Where the P20 Pro really shines is in low-light scenarios. For this shot, I used Huawei's Night Mode, which actually leaves the shutter open for a full 4 seconds while eliminating blur from shaky hands thanks to the phone's exclusive AI Image Stabilization feature.

MORE: Tested: The Huawei P20 Pro's Camera Beats the iPhone X, Pixel 2 XL

The results are remarkable. The P20 Pro's photo is brighter where it needs to be and darker where it doesn't. Although it's not perfect — the night sky has been made to look strangely gray and the corners of the frame are lacking clarity — it's a great deal better than what the Galaxy S9+ produced, which is sharper in certain areas, but overwhelmingly dim. Plus, if you use the P20 Pro's Night Mode in scenes with motion, you get a neat effect, due to the long exposure time — something that's visible in the rendering of the two people crossing the street.

Although the P20 Pro captured a washed-out portrait of my colleague Jorge relative to the Galaxy S9+, I did like how much sharper it was, and the way Huawei's camera toned down the highlights for increased detail.

A similar situation occurs when you're taking selfies. (The S9 has an 8-MP front camera compared to the 24-MP shooter on the P20 Pro.) The colors are surely punchier through Samsung's lens, but there's a noticeable softness to the Galaxy's exposure that really takes something away.

Overall, the P20 Pro is arguably even with the Galaxy S9+ on a sunny day, but it's a superior low-light camera. That means you don't have to worry about it snapping a dingy, underexposed shot when you need it to deliver. For that reason, it's the one we'd rather have during a night out.

Winner: Huawei P20 Pro

Battery Life

Huawei has squeezed a stunning amount of longevity out of the 4,000-mAh battery pack inside the P20 Pro. The handset lasted for 14 hours and 13 minutes in our battery test, where web pages are streamed endlessly over T-Mobile LTE until the battery is depleted. That's far better than the Galaxy S9+, which managed 10 hours and 59 minutes from its 3,500-mAh pack.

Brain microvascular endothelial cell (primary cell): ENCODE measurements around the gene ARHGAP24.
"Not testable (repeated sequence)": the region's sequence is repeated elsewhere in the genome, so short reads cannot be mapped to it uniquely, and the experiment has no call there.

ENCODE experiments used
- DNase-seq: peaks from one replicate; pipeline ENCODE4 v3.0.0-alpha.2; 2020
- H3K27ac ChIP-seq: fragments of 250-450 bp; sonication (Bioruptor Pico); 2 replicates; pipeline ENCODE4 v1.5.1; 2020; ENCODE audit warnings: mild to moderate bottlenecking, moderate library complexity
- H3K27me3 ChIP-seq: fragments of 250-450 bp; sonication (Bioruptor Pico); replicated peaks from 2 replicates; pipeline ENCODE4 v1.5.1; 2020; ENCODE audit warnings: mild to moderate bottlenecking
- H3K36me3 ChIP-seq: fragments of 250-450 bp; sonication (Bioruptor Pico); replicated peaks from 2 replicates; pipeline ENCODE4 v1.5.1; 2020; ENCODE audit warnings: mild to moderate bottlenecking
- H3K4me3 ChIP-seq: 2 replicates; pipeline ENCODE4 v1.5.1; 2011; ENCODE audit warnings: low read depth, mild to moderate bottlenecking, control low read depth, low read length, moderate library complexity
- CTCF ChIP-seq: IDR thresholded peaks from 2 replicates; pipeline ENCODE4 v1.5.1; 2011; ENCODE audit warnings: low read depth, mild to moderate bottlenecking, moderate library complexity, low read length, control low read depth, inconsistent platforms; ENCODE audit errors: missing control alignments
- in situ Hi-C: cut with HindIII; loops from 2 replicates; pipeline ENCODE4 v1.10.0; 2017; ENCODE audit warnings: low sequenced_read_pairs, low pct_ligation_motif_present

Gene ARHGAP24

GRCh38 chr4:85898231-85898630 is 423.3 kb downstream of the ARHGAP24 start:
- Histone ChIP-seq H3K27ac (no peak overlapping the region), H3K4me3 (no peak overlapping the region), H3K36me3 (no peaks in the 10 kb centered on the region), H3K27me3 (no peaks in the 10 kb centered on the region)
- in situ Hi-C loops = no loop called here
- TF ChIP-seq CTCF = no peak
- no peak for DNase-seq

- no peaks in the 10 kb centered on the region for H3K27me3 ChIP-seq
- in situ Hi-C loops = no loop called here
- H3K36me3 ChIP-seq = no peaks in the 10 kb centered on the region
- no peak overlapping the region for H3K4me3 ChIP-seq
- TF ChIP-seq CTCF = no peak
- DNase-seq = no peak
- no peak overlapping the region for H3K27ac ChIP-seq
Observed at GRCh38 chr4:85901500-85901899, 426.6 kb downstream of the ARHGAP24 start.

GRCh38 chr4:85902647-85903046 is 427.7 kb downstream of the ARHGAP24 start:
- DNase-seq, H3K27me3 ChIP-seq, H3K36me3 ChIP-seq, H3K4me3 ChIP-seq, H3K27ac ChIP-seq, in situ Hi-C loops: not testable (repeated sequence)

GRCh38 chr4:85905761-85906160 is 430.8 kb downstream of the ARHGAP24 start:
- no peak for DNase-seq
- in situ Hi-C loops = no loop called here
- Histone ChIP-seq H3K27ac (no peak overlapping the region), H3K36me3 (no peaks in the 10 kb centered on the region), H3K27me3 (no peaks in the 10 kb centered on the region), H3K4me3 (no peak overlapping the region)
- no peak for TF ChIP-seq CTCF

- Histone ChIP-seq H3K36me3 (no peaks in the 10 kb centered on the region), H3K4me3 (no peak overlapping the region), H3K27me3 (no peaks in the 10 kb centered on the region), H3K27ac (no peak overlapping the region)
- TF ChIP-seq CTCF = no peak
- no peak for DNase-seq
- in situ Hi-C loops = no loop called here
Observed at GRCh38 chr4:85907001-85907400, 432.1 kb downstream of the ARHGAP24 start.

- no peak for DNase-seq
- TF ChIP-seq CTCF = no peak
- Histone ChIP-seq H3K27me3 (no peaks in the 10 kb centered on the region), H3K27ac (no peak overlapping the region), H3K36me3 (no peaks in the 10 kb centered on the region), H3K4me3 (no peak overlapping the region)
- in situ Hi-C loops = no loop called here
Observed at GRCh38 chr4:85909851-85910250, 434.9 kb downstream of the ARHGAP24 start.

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Eleven hours isn't bad by any means, but for phones as expensive as these two, consumers expect and deserve top-tier battery life. The P20 Pro was also the faster phone to charge as well, hitting 57 percent in 30 minutes with Huawei's stock SuperCharge adapter. The Galaxy S9+ reached just 38 percent in the same amount of time using its included charger.

Winner: Huawei P20 Pro


Both the P20 Pro and Galaxy S9+ run Android Oreo — the latest major release of Google's mobile operating system — out of the box. However, Huawei has a slight advantage, because the P20 Pro features version 8.1, unlike version 8.0 in Samsung's flagships.

The distinction is a small one, but it's reflective of a larger trend. Huawei has done an admirable job of launching its products with the newest iteration of Android, while Samsung has made a habit of starting from behind and failing to stay current. For example, Oreo only began hitting the Galaxy Note 8 in April — seven months after Google made it available to the public.

Aside from updates, the phones from Huawei and Samsung implement very different takes on Android. The P20 Pro features a graphical interface Huawei calls EMUI, while the Galaxy S9+ uses Samsung Experience. Stylistically, both of these are departures from stock software, with a number of exclusive features.

The biggest one on the Galaxy S9+ is Bixby — Samsung's virtual assistant — which has picked up a few new tricks in the company's newest handsets, like translation through the camera lens. There's also Edge panel, which allows you to stash shortcuts and contacts in an easily accessible window that is always a swipe away from any screen.